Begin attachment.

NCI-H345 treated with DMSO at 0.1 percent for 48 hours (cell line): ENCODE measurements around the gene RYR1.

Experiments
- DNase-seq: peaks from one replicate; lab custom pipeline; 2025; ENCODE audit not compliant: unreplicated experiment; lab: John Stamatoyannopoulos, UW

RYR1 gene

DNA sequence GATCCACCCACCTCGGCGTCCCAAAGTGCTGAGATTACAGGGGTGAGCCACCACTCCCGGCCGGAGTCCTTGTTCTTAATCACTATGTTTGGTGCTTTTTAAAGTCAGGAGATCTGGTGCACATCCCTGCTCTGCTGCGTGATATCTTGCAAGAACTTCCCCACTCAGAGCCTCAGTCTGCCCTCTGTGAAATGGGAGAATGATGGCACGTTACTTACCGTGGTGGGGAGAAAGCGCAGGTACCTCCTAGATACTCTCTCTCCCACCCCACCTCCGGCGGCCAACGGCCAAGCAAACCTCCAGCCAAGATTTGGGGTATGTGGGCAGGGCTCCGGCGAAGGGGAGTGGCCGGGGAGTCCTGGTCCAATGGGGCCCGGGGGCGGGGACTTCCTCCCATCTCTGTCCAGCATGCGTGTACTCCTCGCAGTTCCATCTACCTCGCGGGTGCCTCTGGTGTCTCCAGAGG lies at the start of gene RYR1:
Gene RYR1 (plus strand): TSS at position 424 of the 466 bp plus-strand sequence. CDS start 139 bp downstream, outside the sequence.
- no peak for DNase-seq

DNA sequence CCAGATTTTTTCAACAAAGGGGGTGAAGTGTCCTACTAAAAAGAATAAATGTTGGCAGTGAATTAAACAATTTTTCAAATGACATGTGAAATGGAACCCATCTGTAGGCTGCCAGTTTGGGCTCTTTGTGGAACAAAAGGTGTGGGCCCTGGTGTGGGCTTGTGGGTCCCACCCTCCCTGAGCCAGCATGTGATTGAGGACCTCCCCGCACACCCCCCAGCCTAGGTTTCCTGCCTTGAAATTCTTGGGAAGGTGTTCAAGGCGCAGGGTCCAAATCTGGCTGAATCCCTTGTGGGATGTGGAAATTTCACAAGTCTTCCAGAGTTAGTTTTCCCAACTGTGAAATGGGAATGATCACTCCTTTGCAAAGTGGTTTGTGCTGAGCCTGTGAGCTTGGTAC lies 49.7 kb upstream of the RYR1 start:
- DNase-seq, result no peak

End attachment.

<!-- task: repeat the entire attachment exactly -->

NCI-H345 treated with DMSO at 0.1 percent for 48 hours (cell line): ENCODE measurements around the gene RYR1.

Experiments
- DNase-seq: peaks from one replicate; lab custom pipeline; 2025; ENCODE audit not compliant: unreplicated experiment; lab: John Stamatoyannopoulos, UW

RYR1 gene

DNA sequence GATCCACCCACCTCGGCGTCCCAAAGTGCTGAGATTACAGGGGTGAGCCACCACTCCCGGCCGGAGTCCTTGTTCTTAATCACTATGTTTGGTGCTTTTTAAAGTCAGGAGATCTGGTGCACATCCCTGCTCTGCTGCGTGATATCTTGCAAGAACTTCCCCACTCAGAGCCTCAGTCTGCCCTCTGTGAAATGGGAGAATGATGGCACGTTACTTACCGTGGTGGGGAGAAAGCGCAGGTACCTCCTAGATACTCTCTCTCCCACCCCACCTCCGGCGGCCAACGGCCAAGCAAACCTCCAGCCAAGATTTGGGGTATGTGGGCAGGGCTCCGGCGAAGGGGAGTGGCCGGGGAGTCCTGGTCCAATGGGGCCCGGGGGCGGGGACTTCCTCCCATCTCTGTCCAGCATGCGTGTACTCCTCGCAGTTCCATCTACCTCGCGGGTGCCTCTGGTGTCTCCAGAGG lies at the start of gene RYR1:
Gene RYR1 (plus strand): TSS at position 424 of the 466 bp plus-strand sequence. CDS start 139 bp downstream, outside the sequence.
- no peak for DNase-seq

DNA sequence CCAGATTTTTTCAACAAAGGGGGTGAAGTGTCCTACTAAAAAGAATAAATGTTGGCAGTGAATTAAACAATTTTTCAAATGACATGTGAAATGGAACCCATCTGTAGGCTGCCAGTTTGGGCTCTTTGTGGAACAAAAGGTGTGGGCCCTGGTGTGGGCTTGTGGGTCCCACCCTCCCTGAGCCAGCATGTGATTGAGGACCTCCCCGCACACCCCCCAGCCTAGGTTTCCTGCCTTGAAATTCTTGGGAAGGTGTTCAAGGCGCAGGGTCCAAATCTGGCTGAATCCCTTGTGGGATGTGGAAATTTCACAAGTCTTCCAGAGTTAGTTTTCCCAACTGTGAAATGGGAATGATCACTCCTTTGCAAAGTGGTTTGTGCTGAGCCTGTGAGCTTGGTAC lies 49.7 kb upstream of the RYR1 start:
- DNase-seq, result no peak